The Storm awakes
A number of anti-virus software vendors are reporting that the storm worm, long thought dead, is back and is disseminating spam. In its day, the Storm botnet was one of the biggest botnets out there. At times it encompassed more than a million infected computers and, between 2006 and 2009, was responsible for a significant proportion of spam and many distributed denial of service attacks. The Storm worm, which is strictly speaking a trojan downloader rather than a worm, got its name from infected emails with sensational headlines relating to hurricane Kyrill.
In early 2009, the worm went quiet. There was speculation that the bot herder had simply made enough money for the time being and wanted to re-jig the worm's architecture, partly because analysis by an increasing number of virus specialists was getting to grips with the bot. Alternatively, it may simply have been that the Storm worm was pushed out of the market by other bot herders (Srizbi, Mega-D, Rustock, Pushdo et al).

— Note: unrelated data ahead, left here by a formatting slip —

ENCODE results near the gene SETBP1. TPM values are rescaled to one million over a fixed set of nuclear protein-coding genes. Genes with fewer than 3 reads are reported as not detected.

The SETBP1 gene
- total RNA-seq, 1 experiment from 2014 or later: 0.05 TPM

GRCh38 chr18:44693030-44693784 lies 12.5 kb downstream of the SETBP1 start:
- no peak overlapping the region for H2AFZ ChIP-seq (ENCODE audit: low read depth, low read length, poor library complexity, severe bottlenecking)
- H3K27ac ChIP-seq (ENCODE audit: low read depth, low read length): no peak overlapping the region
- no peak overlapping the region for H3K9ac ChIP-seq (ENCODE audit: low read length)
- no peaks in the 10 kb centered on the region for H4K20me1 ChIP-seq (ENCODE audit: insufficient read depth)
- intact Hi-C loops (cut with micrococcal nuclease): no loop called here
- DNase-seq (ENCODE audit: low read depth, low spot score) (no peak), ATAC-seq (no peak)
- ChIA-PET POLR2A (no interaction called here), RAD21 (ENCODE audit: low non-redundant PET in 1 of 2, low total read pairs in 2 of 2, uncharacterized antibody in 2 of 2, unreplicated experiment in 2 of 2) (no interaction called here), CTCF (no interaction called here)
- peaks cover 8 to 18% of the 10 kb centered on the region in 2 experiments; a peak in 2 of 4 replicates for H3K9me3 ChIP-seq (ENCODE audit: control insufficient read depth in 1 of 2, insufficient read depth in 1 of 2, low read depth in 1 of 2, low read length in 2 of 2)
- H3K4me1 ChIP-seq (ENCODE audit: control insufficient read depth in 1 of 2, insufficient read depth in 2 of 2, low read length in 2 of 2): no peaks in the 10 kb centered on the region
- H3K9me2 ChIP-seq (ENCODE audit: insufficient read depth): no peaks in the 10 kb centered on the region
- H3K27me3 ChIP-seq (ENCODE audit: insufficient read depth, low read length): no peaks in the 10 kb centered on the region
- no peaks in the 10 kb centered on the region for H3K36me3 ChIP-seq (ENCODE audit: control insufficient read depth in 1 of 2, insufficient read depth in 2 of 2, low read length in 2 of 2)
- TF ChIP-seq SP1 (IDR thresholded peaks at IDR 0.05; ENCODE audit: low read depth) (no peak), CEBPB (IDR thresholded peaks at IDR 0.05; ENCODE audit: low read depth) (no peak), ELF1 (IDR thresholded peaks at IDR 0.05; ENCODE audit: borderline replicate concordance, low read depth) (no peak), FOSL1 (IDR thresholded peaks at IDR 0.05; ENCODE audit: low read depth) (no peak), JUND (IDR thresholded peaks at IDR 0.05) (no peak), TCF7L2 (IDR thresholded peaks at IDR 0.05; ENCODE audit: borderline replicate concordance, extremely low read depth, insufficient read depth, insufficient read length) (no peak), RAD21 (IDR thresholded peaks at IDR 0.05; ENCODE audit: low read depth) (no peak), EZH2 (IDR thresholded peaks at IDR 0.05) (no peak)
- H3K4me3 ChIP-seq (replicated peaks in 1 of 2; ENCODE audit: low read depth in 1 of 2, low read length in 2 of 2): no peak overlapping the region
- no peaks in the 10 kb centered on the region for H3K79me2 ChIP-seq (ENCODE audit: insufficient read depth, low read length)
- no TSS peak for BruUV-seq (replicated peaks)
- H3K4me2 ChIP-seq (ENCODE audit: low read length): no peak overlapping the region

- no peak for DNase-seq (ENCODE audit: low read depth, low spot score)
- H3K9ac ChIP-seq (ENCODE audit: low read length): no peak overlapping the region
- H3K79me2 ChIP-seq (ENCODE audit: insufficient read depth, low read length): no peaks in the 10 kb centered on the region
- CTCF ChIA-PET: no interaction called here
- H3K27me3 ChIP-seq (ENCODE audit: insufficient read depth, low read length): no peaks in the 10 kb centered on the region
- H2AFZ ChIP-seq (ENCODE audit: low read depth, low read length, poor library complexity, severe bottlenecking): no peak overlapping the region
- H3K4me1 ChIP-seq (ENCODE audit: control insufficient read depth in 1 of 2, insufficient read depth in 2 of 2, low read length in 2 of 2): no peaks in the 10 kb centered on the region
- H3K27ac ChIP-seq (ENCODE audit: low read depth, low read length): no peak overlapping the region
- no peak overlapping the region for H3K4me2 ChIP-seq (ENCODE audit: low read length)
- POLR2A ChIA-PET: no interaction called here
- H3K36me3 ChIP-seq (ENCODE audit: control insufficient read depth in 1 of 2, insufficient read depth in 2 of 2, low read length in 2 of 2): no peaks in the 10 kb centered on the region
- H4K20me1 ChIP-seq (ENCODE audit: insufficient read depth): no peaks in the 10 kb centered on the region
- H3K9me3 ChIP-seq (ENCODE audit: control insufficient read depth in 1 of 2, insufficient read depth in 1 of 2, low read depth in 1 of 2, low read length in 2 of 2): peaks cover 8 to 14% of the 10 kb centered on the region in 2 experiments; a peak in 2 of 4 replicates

Analysis by Tillmann Werner, Felix Leder and Mark Schlösser of the Honeynet project shows that the new incarnation differs from the original in several minor ways. Communication between bots and C&C servers is now exclusively via HTTP, which bots use to download templates for spam campaigns for Viagra and suchlike. Peer-to-peer communication has been completely removed. Only around 60% of the code from the older version has been retained.
The researchers, who published analysis of the Storm worm and anti-Storm tool Stormfucker in early 2009, also note that the people behind the worm might have sold on the code for Storm, so the new version could well be the work of a new bot herder.
- Storm Worm botnet cracked wide open, a report from The H.
- "Storm worm" sloshes through the internet, a report from The H.